A court in Yerevan ordered a leading pro-opposition newspaper on Monday to repay 2.6 million drams ($6,750) in what it described as publishing debts or face closure.
The court found substantiated the Gind printing house’s lawsuit against the “Chorrord Ishkhanutyun (Fourth Estate) daily and its parent company, Ogostos, filed earlier this year.
It already issued an injunction last week that bars “Chorrord Ishkhanutyun” from publishing until the adjudication of the financial dispute. The paper changed its name to “Chorrord Inknishkhanutyun” (Fourth Sovereignty) in order to circumvent the ban.
Its outspoken publisher and editor-in-chief, Shogher Matevosian, denounced the verdict as politically motivated and said she will appeal against it at higher courts. “I insist that this is a verdict ordered by the authorities,” she told RFE/RL, insisting that Ogostos has paid all of its printing bills.
Matevosian said that the paper has therefore no intention to pay up and will continue to publish under its altered name. That will be fraught with serious difficulties, however. The court ruling not only means that it be unable to use its original name but also suspends its journalists’ accreditations with various state bodies pending the payment.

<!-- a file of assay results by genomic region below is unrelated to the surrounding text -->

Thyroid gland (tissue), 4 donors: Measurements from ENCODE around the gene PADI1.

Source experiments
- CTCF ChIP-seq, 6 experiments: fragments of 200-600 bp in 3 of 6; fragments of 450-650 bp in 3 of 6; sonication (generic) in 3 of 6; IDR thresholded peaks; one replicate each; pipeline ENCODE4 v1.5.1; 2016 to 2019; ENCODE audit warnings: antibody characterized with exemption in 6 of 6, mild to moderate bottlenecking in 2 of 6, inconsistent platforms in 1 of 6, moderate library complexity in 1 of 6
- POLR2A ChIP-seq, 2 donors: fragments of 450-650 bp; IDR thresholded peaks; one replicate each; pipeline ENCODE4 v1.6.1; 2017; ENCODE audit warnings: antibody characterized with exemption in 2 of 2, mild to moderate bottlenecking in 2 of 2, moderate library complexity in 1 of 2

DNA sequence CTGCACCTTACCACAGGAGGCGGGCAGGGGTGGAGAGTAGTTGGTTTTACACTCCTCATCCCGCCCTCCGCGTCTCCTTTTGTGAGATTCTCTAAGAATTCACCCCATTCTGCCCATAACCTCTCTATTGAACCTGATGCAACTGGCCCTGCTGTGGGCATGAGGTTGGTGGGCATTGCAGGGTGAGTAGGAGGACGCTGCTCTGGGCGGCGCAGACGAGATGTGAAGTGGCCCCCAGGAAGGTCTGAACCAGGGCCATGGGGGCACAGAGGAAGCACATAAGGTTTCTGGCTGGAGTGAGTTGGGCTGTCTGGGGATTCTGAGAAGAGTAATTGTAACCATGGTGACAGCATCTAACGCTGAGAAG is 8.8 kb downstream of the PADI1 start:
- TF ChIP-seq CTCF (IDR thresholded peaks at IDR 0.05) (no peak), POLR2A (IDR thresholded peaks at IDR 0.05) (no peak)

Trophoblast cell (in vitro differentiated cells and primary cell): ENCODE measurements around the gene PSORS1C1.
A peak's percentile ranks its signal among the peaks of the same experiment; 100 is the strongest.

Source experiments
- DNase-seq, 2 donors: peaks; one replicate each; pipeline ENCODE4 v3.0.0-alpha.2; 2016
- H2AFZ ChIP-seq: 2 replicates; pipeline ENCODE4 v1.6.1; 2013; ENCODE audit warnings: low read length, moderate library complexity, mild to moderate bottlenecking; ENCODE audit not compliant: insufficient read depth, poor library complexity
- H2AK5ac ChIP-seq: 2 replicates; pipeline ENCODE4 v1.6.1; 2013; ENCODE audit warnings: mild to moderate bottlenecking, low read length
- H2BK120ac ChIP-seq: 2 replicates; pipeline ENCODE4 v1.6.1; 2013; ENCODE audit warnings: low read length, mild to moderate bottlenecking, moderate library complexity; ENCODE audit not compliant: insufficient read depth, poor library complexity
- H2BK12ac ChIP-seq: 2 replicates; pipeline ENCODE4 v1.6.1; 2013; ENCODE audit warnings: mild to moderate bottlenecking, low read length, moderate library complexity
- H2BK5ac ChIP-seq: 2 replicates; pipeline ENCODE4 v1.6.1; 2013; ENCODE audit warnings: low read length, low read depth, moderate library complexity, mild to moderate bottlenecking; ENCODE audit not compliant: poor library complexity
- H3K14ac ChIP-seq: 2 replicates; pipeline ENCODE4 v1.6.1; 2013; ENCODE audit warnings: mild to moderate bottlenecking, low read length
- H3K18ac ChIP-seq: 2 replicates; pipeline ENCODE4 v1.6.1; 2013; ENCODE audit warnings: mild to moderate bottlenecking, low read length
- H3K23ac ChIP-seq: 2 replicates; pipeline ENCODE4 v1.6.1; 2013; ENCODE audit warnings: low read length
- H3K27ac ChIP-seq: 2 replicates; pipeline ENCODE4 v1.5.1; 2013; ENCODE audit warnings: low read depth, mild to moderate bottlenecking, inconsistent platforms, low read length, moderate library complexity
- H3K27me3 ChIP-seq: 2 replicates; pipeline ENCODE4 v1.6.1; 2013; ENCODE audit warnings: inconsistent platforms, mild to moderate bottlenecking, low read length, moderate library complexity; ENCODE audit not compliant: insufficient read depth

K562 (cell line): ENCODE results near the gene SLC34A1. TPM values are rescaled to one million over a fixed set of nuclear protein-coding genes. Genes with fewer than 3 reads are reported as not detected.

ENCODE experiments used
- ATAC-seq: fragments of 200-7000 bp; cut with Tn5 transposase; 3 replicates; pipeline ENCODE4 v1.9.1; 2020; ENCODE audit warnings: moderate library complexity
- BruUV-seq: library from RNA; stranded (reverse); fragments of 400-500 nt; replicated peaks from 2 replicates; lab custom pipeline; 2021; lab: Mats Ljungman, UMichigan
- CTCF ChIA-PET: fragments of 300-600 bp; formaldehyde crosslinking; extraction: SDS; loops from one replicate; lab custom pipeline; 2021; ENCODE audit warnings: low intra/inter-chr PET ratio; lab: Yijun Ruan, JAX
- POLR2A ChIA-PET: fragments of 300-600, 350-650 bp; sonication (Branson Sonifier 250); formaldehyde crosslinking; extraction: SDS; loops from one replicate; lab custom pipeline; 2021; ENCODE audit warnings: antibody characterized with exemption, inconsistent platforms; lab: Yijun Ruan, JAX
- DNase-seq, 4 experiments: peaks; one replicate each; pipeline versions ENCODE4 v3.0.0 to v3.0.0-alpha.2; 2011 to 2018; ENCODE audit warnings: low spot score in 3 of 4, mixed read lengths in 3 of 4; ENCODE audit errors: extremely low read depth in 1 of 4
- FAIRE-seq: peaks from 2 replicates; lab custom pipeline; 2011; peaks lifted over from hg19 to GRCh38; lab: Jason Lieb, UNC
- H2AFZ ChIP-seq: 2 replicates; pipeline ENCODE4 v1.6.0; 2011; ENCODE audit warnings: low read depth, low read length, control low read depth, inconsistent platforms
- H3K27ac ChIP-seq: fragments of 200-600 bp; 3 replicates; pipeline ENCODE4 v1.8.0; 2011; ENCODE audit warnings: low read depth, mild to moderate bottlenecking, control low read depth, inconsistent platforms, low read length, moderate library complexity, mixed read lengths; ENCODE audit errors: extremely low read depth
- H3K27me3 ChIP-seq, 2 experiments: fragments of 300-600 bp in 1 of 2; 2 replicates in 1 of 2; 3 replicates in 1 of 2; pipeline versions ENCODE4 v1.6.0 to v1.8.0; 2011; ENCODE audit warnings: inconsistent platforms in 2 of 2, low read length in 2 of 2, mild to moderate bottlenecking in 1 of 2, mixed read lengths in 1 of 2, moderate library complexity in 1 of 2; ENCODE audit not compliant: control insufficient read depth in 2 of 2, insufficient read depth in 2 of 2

Taguhi Tovmasian, a “Chorrord Ishkhanutyun” parliamentary correspondent, said she has already been denied access to the National Assembly. “On Friday, they took my accreditation and said that until my newspaper resumes publication I will not be able to enter the parliament,” she said.
With a daily circulation of roughly 5,200 copies, “Chorrord Ishkhanutyun” is one of the country’s best-selling dailies. The paper is known for his strong support for the opposition Armenian National Congress (HAK) and harsh and often derogatory attacks on the government.